The Plattsmouth Journal from Plattsmouth, Nebraska on December 12, 1895 · 1
Get access to this page with a Free Trial

The Plattsmouth Journal from Plattsmouth, Nebraska · 1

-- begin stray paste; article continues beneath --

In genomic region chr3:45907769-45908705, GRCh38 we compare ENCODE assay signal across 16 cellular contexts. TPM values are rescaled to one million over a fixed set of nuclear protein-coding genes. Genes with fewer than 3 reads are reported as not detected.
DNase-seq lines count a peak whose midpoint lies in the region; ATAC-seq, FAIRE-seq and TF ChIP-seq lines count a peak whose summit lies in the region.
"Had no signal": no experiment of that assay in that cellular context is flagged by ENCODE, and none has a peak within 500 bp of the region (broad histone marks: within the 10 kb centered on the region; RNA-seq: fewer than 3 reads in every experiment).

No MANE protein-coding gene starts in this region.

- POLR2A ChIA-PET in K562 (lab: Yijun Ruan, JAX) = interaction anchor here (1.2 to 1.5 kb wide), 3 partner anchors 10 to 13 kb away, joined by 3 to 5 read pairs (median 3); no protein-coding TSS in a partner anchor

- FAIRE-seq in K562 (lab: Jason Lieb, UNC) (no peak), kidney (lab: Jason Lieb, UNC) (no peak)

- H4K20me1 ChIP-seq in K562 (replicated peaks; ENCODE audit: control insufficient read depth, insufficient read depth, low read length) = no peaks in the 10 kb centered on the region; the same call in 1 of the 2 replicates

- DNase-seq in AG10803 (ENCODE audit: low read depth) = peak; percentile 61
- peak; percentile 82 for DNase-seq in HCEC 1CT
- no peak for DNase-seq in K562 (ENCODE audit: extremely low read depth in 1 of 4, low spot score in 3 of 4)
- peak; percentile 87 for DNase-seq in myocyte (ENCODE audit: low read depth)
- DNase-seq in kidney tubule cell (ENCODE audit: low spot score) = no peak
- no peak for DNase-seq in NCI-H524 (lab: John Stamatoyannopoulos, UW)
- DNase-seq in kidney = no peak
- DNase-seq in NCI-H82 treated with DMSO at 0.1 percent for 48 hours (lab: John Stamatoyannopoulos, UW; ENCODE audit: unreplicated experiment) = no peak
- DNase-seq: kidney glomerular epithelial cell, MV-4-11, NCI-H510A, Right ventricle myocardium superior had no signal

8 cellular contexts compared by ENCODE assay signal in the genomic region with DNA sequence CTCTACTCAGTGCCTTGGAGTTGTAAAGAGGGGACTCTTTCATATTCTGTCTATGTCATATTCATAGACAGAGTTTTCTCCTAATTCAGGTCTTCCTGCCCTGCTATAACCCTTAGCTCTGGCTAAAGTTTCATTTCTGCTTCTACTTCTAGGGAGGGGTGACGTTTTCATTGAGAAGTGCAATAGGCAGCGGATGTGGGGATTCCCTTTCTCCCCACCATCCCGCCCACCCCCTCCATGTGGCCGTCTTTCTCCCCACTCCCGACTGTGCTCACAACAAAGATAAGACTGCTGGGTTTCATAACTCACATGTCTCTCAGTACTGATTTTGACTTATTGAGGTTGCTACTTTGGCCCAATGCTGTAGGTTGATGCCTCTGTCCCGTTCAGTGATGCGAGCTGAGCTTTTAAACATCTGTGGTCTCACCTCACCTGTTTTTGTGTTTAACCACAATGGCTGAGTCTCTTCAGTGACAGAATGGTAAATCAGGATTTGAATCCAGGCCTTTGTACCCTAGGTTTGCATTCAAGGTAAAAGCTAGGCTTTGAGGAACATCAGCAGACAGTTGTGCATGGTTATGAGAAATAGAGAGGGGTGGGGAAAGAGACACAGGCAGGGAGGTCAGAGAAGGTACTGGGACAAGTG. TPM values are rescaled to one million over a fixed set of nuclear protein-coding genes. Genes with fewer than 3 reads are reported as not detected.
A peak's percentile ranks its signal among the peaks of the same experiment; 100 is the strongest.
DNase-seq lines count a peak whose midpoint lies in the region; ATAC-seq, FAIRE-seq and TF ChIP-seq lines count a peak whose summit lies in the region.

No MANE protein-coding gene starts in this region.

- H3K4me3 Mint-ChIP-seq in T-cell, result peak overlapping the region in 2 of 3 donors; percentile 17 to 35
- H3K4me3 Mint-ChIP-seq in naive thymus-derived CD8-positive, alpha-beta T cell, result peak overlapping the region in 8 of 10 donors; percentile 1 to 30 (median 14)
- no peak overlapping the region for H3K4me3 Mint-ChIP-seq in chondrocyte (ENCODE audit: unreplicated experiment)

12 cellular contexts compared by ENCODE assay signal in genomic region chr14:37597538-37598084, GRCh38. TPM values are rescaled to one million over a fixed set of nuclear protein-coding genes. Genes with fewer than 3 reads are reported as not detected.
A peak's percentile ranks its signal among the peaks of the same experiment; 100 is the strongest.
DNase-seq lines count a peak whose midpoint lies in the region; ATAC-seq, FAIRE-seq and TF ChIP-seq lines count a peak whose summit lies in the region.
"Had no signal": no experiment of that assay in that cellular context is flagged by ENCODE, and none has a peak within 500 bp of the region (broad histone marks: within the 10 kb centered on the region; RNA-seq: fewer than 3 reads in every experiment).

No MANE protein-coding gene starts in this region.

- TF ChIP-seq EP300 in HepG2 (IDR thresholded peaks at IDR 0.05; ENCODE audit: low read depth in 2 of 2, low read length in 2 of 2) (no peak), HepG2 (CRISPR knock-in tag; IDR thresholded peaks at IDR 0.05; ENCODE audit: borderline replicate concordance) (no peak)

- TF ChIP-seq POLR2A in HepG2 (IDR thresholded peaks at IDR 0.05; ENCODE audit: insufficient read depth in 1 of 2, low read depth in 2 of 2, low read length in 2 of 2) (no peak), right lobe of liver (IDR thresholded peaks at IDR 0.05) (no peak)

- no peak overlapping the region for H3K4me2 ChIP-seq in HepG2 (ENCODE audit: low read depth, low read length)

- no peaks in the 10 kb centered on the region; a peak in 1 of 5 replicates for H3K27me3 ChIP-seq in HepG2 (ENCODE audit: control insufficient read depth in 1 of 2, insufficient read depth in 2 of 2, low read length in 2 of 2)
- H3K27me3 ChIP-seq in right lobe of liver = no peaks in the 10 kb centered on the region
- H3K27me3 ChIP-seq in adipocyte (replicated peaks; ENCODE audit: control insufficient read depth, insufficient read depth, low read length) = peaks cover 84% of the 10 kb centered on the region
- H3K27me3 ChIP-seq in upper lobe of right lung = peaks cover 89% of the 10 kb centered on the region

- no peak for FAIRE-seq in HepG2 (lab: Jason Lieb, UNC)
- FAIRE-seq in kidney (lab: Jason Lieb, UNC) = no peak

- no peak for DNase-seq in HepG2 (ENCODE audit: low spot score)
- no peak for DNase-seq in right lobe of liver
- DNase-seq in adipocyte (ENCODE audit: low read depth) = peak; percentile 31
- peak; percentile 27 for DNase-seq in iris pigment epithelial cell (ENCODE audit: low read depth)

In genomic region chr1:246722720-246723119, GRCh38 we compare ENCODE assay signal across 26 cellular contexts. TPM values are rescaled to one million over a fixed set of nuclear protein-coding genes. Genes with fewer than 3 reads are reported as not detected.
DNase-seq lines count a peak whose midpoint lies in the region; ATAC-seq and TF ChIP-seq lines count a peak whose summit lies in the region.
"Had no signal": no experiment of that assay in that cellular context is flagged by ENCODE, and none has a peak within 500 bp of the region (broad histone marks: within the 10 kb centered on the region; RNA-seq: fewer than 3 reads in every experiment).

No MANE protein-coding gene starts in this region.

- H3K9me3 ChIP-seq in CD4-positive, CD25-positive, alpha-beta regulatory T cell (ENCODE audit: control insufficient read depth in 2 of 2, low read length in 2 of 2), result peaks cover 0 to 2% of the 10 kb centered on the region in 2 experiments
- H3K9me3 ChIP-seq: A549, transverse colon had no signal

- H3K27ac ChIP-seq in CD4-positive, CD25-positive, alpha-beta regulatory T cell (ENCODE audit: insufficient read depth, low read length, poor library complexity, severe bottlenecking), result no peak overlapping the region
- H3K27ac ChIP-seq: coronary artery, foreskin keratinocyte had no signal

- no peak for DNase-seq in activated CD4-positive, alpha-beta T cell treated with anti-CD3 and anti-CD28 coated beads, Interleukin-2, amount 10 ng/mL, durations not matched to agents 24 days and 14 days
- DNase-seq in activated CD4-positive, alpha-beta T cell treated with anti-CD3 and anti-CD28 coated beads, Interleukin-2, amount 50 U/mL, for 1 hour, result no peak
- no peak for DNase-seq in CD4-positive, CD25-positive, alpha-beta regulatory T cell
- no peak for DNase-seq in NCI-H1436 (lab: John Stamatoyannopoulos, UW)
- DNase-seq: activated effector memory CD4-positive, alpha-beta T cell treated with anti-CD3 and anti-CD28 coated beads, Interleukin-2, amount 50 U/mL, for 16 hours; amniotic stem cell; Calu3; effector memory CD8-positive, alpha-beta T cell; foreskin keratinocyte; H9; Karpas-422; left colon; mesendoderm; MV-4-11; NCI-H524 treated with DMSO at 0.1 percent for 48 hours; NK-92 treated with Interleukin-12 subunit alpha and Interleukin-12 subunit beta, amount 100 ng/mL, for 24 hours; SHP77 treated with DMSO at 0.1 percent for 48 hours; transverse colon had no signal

Publication:
Location:
Plattsmouth, Nebraska
Issue Date:
Thursday, December 12, 1895
Page:
1
Start Free Trial
Cancel